Bain also expanded on his views in a YouTube video.

Broadcaster Daniel "Figcoinc" Figueroa sees several possibilities, potentially positive and negative.

"The acquisition of Twitch by YouTube is a very smart business tactic on the part of YouTube," Figueroa told Polygon. "YouTube for little over a two years now has marketed their ability to stream through their website, but has obtained very little mass-market appeal in comparison to sites like Twitch. It is no secret that the gaming side of YouTube is one of the fastest growing, and most popular sections of YouTube. This has brought YouTube a lot of issues in regard to copyright, but in turn has granted tremendous ad revenue.

"Twitch has garnered tremendous growth, but it is very evident that funding is a major weakness for the website. They just do not have the funding to accommodate the growth. This is a very similar to YouTube prior to the acquisition by Google.

"These two things combined make for a very tempting opportunity for both companies to gain exactly what they want. Twitch obtains the funding needed to improve the growth of the website, and YouTube obtains the live streaming audience they wish to invest in. On the business side of things, they both win."

In the short term, Figueroa doesn't see a problem for streamers. That may change in the longterm, he said.

"The current YouTube Content ID system has had issues in the past. Issues with false flagging of content, inability to properly claim content as fair use, and many other issues. This will really impact streams that play music in the background, or play games that use music controlled by record labels that are known to be very strict in Content ID claims. I think beyond anything else, that is the real concern for content creators that use one or both platforms."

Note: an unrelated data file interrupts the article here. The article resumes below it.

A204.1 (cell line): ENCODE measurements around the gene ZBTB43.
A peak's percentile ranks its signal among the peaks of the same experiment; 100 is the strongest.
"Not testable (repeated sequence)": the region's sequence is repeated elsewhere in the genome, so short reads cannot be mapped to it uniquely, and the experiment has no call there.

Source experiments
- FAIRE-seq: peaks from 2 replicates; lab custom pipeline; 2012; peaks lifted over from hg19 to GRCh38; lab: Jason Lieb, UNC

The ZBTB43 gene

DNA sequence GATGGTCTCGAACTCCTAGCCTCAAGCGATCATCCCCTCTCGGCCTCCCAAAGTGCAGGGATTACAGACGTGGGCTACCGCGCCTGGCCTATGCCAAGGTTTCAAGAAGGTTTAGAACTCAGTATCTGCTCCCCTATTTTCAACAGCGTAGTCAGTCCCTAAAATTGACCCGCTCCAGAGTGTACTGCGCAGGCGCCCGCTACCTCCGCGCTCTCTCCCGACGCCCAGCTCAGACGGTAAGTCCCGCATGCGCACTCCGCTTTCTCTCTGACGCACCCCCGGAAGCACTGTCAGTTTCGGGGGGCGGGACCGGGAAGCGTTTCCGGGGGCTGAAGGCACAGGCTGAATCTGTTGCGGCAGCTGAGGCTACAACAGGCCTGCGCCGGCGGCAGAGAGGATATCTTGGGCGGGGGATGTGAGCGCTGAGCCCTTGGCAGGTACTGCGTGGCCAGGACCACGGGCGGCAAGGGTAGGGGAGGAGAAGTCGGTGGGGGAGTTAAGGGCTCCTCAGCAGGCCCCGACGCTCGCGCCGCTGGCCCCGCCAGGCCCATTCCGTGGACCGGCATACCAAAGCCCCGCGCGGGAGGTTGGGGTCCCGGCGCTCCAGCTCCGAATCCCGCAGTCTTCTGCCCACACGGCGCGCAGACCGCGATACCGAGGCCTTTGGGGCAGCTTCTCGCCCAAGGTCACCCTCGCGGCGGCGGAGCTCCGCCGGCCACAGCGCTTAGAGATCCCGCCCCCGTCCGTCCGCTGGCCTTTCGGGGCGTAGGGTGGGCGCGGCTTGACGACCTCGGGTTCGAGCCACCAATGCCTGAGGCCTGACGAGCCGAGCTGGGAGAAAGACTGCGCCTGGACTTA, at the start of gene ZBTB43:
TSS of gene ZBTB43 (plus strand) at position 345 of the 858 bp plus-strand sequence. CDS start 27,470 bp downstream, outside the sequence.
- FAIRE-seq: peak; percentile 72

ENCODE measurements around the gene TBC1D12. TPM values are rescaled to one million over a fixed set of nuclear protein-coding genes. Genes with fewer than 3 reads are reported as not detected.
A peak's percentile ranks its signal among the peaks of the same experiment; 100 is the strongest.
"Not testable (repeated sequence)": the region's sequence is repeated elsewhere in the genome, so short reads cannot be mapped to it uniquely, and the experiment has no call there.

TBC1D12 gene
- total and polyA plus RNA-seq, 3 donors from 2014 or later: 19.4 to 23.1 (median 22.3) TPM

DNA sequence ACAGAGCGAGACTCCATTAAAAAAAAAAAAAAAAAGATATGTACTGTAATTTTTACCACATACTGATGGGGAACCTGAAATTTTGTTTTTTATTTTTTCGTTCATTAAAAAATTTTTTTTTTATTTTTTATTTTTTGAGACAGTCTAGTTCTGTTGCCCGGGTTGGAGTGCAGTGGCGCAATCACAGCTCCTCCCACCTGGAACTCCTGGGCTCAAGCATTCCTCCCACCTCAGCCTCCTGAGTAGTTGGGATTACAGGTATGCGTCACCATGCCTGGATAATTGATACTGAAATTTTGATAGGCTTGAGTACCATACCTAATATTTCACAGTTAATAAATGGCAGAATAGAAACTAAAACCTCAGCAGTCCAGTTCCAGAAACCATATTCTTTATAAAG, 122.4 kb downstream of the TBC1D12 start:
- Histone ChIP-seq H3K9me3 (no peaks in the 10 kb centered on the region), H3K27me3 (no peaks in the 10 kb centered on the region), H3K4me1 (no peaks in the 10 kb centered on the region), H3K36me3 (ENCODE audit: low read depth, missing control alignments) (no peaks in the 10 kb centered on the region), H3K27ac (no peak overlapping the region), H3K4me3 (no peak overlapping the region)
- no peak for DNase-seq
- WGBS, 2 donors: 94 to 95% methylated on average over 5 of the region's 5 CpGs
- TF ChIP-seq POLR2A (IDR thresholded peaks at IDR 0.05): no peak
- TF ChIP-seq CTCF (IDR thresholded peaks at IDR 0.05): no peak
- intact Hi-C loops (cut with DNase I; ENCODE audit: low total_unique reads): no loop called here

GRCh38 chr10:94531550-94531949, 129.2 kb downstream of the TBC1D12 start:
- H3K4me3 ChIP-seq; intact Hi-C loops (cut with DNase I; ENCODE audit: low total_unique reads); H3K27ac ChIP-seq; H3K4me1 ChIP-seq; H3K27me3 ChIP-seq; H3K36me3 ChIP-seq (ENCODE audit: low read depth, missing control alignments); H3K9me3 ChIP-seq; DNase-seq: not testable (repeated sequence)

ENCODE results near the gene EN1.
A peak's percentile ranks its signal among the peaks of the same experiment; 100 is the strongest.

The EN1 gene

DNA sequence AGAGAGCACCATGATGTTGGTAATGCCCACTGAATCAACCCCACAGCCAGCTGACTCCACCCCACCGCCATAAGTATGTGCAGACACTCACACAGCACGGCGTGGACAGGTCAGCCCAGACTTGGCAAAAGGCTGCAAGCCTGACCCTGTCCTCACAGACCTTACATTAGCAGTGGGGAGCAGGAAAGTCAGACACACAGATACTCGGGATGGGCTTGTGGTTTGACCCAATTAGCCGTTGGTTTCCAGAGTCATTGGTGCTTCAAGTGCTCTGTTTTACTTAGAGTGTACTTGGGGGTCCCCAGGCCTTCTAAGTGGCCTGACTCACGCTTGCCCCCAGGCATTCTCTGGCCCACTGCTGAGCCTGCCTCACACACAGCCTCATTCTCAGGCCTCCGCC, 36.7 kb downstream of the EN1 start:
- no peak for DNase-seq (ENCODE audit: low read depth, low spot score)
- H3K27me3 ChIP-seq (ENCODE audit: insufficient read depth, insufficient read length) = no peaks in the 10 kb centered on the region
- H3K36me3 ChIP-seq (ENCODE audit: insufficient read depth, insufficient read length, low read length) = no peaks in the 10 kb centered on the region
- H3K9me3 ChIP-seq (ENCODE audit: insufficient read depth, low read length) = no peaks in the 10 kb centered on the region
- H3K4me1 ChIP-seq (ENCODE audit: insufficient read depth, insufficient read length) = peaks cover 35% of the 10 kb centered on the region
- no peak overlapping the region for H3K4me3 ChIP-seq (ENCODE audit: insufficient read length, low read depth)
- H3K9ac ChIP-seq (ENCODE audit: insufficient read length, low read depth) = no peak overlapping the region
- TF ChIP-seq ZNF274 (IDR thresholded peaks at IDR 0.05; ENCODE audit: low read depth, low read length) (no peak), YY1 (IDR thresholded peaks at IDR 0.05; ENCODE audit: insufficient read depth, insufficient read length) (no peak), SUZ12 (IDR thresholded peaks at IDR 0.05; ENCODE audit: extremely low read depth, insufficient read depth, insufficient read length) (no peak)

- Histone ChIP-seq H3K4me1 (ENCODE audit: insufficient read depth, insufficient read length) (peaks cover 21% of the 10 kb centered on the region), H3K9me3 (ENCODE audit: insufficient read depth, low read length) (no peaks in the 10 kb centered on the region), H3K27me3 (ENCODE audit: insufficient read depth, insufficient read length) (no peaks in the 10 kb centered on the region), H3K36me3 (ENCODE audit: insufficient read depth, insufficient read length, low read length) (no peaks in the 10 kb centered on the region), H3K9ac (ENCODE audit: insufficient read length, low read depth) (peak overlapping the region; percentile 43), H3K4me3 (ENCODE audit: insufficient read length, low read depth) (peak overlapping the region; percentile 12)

Lars Doucet, co-founder of Level Up Labs and head of non-profit WhoLetsPlay, which was created to help Let's Play creators with the copyright process, believes that if the deal goes through, it meansTwitch could have more resources. And if Twitch has more resources, this could improve technical aspects of the platform. But on the other hand, Google's lawyers will likely impose the same or similar IP restrictions on Twitch that have been applied to YouTube. And both YouTube and Twitch will lose the chief incentive to improve their services: competition.

"Whenever the latest controversy with YouTube hits, there's a sudden panic among the YouTube and games community, all our media channels light up with 'what are we going to do?' chatter, WhoLetsPlay gets a lot of attention for about a week or so ... and then everybody kind of forgets about the issue and moves on while the underlying problems remain unsolved," Doucet told Polygon. "And I understand that pattern because I find myself falling into it, too.

"That said, the chief problems here are the continuous erosion of the Fair Use doctrine and YouTube always giving the benefit of the doubt to the capricious demands of the IP overlords," he added. "The most troubling aspect to me is when a developers' own videos are taken down on spurious claims, because the burden of proof is entirely on the accused, not the accuser.

"The potential Twitch/YouTube merger troubles me, because Twitch was YouTube's main competition, and so far has had a better record on IP takedowns and Fair Use."

Alexa Ray Corriea and Owen Good contributed to this report.